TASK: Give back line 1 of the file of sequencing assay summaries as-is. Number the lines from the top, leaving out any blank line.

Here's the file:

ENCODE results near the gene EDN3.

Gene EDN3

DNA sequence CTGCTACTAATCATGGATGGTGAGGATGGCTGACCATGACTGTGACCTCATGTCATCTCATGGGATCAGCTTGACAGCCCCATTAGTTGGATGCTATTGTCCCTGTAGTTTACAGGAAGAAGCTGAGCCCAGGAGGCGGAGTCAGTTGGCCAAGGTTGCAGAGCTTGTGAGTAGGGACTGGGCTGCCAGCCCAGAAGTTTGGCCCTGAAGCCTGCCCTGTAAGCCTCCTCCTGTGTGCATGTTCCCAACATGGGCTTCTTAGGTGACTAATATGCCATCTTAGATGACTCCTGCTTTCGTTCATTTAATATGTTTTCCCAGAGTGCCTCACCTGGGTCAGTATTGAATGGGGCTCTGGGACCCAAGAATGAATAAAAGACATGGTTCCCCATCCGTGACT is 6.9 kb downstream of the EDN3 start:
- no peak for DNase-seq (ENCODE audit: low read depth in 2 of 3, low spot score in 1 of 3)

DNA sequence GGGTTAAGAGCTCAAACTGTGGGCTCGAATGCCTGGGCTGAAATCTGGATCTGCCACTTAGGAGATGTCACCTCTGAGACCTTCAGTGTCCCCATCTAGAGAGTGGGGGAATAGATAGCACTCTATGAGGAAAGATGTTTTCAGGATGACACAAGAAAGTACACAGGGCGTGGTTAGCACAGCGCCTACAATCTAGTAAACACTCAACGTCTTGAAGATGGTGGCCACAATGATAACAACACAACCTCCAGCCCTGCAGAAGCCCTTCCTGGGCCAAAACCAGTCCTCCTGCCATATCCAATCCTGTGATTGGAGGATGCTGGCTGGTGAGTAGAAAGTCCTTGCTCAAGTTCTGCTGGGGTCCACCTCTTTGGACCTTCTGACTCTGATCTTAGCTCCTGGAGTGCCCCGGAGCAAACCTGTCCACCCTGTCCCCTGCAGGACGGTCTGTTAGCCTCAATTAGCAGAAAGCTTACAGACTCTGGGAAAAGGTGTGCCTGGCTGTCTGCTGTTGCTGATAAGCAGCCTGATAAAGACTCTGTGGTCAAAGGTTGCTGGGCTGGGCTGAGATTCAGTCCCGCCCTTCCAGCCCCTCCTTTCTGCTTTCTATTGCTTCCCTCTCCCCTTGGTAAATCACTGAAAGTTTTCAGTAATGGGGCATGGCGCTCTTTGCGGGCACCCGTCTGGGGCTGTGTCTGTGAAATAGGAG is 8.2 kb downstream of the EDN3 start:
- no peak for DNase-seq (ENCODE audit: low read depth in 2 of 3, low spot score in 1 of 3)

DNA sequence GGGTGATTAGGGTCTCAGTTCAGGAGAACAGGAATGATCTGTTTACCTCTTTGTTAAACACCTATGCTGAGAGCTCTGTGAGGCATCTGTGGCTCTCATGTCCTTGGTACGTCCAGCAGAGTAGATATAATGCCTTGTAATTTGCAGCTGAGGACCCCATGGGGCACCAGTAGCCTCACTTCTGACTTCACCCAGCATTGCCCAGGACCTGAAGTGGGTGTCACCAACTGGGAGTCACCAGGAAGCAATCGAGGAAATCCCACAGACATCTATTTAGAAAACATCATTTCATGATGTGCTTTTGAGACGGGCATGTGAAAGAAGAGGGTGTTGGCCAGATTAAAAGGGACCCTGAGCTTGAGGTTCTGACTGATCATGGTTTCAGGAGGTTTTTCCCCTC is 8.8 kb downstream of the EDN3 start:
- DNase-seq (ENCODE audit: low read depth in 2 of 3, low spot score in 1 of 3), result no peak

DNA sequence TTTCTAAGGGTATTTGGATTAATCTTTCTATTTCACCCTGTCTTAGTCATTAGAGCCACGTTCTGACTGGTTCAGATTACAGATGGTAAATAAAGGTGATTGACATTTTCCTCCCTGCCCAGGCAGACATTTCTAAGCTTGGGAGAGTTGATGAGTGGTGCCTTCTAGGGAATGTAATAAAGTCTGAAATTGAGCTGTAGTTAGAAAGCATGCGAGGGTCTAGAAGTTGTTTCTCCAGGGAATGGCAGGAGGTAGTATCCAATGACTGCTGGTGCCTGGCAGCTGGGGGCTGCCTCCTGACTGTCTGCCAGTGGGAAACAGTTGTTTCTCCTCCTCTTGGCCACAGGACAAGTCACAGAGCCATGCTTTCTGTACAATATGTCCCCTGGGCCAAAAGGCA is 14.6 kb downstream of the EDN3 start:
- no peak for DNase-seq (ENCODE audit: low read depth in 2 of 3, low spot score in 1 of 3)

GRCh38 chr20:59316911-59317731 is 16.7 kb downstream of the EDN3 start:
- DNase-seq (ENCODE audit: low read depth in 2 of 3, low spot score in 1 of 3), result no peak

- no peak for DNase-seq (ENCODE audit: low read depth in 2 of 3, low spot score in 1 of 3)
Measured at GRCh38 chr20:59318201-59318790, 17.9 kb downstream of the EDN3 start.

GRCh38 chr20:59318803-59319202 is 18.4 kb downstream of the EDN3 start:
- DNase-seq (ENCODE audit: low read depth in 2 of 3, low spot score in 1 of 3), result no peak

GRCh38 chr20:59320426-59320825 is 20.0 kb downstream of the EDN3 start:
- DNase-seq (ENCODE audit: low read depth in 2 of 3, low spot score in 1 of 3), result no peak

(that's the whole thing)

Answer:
ENCODE results near the gene EDN3.